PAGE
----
Last week China’s president, Xi Jinping, made a triumphant tour of Great Britain, smoothly accepting the homage of politicians and the entreaties of businessmen to invest in this or that project. Xi looked very presidential, very royal or very imperial, depending on your country of origin and political leaning.
The historical significance of Xi’s trip, and the fawning reaction of the Britons, was not lost on the Chinese public.
A meme that made the rounds on WeChat juxtaposed a picture from a TV drama about the Empress Dowager Cixi (慈禧太后) and her chief eunuch Li Lianying (李连英) with that of Queen Elizabeth and Prime Minister David Cameron. The meme was a commentary on China’s changing position in the world.
In 1860, after being defeated by the British in the Second Opium War, China was forced to sign a humiliating treaty that resulted in a significant loss of China’s sovereignty. Among other things, the treaty allowed European countries to sell narcotics in China, to apply their own laws on Chinese territory, and to control important pieces of territory (e.g. Hong Kong). Many regard this treaty as the high water mark for China’s Century of Humiliation, a period from 1839 to 1949 when foreign powers including Britain, France, Germany, Russia and Japan occupied parts of China and treated them as colonies.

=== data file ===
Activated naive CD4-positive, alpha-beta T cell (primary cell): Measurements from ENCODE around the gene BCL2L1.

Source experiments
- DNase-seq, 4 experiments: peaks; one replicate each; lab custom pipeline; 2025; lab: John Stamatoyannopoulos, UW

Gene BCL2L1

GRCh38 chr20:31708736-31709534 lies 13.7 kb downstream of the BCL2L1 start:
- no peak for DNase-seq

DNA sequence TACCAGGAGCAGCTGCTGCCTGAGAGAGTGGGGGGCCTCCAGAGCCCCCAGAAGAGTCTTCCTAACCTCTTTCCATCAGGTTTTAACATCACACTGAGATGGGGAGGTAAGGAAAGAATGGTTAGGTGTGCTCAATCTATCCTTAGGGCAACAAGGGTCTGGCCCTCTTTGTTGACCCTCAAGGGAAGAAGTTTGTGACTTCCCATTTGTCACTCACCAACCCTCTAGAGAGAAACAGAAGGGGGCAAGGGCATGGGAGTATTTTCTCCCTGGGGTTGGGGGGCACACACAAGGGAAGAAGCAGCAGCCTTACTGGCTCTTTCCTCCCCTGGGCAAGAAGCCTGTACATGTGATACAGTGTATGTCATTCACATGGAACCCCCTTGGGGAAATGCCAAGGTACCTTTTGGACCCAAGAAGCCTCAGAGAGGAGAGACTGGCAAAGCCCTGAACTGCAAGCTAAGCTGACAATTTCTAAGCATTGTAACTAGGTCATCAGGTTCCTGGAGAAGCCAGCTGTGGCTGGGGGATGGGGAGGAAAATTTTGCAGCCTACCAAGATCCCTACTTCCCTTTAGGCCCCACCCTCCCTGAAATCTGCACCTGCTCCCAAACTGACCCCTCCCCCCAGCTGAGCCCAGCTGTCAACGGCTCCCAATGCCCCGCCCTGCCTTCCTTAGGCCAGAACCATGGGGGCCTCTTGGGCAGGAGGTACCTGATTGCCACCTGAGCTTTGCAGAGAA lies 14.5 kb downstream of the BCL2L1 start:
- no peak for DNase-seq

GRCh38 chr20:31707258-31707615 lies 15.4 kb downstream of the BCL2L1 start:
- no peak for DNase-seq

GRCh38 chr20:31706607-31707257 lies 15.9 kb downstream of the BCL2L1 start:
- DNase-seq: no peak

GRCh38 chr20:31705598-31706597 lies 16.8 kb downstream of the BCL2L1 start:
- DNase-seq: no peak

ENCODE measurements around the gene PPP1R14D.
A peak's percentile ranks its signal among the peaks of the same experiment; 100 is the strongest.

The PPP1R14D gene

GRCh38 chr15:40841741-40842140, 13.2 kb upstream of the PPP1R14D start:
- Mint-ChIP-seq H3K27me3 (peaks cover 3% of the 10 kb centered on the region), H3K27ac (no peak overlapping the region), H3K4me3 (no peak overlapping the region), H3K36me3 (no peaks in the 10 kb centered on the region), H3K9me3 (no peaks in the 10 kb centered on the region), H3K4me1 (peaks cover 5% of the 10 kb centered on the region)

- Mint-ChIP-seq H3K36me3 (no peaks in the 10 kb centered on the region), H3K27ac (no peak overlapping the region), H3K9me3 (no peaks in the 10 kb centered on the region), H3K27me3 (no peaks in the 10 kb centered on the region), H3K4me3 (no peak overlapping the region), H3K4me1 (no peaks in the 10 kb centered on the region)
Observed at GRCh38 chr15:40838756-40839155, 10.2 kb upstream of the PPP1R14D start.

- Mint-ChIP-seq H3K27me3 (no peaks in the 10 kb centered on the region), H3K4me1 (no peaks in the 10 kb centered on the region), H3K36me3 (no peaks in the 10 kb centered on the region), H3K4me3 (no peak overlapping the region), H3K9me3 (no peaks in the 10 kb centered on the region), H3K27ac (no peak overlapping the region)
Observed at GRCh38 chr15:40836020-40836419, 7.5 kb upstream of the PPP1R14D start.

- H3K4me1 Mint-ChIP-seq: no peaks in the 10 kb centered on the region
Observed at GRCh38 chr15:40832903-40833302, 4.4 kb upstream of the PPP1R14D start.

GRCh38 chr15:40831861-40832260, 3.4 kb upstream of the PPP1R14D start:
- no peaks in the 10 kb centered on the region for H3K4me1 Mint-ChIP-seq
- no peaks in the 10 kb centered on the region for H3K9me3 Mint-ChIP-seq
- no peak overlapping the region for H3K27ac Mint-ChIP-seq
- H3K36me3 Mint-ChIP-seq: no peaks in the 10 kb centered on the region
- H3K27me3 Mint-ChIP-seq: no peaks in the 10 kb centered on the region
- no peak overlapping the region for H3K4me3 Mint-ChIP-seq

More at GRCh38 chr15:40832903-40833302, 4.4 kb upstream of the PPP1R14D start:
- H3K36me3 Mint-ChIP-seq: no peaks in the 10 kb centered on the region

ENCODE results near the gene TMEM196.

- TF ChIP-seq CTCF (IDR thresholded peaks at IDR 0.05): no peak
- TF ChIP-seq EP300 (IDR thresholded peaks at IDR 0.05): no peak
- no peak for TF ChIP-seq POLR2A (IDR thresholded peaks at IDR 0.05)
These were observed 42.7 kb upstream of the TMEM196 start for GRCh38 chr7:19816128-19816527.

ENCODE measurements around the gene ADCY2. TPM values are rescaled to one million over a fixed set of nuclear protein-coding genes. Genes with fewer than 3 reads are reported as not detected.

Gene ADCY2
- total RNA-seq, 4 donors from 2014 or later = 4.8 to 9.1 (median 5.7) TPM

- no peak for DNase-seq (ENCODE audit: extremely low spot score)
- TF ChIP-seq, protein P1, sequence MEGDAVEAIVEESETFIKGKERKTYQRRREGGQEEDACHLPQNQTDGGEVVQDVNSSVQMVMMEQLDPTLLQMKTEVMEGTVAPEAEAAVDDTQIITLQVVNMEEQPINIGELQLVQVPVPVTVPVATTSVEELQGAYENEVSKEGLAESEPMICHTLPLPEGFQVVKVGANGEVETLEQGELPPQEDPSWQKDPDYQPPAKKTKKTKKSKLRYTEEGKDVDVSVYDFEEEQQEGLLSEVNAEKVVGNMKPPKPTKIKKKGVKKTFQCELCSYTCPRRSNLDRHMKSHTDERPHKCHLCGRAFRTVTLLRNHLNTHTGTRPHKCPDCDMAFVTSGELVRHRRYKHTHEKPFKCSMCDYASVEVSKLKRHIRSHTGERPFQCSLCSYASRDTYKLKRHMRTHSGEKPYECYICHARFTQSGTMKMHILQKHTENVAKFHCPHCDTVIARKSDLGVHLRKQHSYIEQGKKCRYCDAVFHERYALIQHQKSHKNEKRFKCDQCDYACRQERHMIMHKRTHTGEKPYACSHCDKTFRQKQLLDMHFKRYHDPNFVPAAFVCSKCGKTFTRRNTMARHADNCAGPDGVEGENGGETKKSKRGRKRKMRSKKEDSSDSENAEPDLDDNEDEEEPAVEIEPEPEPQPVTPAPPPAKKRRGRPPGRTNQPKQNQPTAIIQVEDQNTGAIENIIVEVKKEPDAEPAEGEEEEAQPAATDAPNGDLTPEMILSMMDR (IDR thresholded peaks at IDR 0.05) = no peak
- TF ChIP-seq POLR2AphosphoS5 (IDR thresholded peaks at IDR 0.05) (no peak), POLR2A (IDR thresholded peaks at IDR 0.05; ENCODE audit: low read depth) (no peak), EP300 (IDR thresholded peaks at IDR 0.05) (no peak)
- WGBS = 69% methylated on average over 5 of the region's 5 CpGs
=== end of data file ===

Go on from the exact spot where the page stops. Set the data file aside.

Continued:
The Dowager Empress Cixi, who ruled China from 1861 to 1908 through her son and nephew and with the assistance of her chief eunuch Li Lianying, is seen as a clever ruler who made the best of a bad situation at a time when China was politically weak and overrun with foreigners. While she is personally admired, she is also closely associated with a shameful period in China’s history.
During Xi Jinping’s recent visit to Britain, parallels were drawn between Cixi’s situation and that of Queen Victoria. To some extent, it’s now the Chinese ruler who’s dictating terms and a British one who’s are trying to make the best of an unequal situation.